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However, most Loungefly pins actually have an added feature which changes the look and feel of the pins – Epoxy Coating. 

Epoxy Coating 

Epoxy, which is also known as resin, can be added as a coating to the surface of the pin. It leaves behind a shiny transparent surface, which is smooth to the touch. It also provides a layer of protection for the pin. Loungefly pins are usually coated with this epoxy. You can tell by brushing your finger over the pin’s surface, as well as placing it under a light. 

The shiny epoxy reflects so much, that some of the detail on the “Thumper” pin can be lost. Whereas the hard enamel of the “Dug” pin, shines under the light, but you can still see all the details of the pin. 


I think most pin collectors/traders would agree that Loungefly pins are at a lower quality when compared to official Disney trading pins. The hard enamel of the official pins gives off a more finished and high-quality look, compared to the soft enamel and shiny epoxy quality that are characteristic of most Loungefly pins. However, be on the look-out for the more recent pin releases from Loungefly. Their newly released pin sets, plus the new trademark crown waffle pattern on the backs of the pins, seem to be signs that they’re working to improve the quality of their pins. 


If you’ve been in the Disney pin world for a while, you’ve most likely seen some similar or repeated designs, especially if involves iconic character poses or movie scenes. However, it seems like Loungefly has been striving for more unique designs. For example, they released a Blind Box set of Disney Princess Castles, and the highly detailed designs are quite impressive. Check out “Snow White’s Castle” below.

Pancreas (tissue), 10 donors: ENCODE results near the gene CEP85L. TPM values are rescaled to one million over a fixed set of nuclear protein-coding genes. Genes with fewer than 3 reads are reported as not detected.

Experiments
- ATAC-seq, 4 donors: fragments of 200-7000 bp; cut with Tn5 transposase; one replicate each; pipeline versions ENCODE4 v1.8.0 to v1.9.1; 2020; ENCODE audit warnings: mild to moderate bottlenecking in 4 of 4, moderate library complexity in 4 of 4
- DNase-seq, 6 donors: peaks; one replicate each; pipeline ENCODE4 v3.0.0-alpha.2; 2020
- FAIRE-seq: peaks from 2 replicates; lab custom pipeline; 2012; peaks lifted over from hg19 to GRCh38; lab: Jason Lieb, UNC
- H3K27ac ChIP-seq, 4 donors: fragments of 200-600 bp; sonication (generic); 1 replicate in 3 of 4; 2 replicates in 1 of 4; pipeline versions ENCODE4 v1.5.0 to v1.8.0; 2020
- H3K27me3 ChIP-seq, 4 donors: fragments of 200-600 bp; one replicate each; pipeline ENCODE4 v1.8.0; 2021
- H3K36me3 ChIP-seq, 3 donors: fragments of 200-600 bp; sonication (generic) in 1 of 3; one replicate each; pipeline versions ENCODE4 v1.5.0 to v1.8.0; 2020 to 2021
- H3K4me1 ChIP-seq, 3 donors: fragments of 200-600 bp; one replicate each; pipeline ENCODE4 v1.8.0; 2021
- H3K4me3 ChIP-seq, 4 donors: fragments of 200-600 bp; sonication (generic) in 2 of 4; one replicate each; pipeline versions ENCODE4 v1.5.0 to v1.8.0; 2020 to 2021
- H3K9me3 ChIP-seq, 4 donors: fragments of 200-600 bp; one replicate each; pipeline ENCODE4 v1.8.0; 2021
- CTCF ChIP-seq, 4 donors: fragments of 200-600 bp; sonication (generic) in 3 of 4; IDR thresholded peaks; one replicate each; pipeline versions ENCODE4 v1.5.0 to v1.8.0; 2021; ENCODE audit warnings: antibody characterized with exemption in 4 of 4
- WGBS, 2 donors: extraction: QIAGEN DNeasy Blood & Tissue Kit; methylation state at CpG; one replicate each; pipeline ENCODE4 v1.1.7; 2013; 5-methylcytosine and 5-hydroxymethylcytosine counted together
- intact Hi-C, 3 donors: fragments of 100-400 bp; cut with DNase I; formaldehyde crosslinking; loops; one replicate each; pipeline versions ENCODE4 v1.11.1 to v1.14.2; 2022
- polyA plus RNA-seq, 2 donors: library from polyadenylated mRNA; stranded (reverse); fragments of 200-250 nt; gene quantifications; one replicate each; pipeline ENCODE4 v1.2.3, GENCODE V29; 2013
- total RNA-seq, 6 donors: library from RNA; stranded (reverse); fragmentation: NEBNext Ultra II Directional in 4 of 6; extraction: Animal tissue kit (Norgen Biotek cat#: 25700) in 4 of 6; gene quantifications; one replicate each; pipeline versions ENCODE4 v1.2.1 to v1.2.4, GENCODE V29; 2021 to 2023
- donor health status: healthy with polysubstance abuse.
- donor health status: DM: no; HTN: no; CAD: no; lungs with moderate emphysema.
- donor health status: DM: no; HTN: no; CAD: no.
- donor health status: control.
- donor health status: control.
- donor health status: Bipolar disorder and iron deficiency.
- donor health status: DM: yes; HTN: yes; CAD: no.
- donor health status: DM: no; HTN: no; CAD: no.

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In general, Loungefly pins are considered to be more affordable, especially since both Hot Topic and Boxlunch retailers have periodic sales that allow you to “buy two, and get one pin free.” Most open edition Loungefly pins range from about $7.90 to $10.90 (USD). There doesn’t seem to be a huge price difference when comparing mystery box pins. Currently, a Loungefly blind box, containing one pin, costs $9.90 (USD), while a Disney store mystery box, also containing one pin, costs $9.99 (USD). The difference is a little more obvious in Canadian dollars, with the Loungefly pin costing $11.90 (CAD) and the Disney store pin costing $13.99 (CAD). 

The new pin sets currently available on the Loungefly website are a little pricier. Each set contains 4 pins, and retails at $25.00 (USD) 


Since Loungefly pins can be traded, you will most likely find some in the parks. If you’re unfamiliar with the standard characteristics of Loungefly pins, you might be inclined to think that they’re fakes or scrappers. Hopefully this article has helped, and you’ll now be able to recognize a Loungefly pin when you see one. If you’re interested in these pins, check the Pin Trader Club's data base to see what Loungefly pins are available.

Additionally, when trading with other pin traders/collectors, please be aware that some people may prefer to only collect official Disney trading pins, or will only trade Loungefly pins for other Loungefly pins. As always, be considerate, and help keep the kindness in the pin-trading community.  

“A Choice" 

In the end, it’s up to you as a pin collector/trader to decide if you want to take a leap and try out Loungefly pins. Once in a while, I find that I like to treat myself to a pin from my local Hot Topic. So far I’ve amassed a small collection of Loungefly pins that I’m quite fond of.  Thanks for reading my article! Happy Pin Trading and Collecting!

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Écrit par minnievan_pins - Tuesday 31 March 2020

Cet article a été mis à jour pour la dernière fois le Thursday 04 March 2021.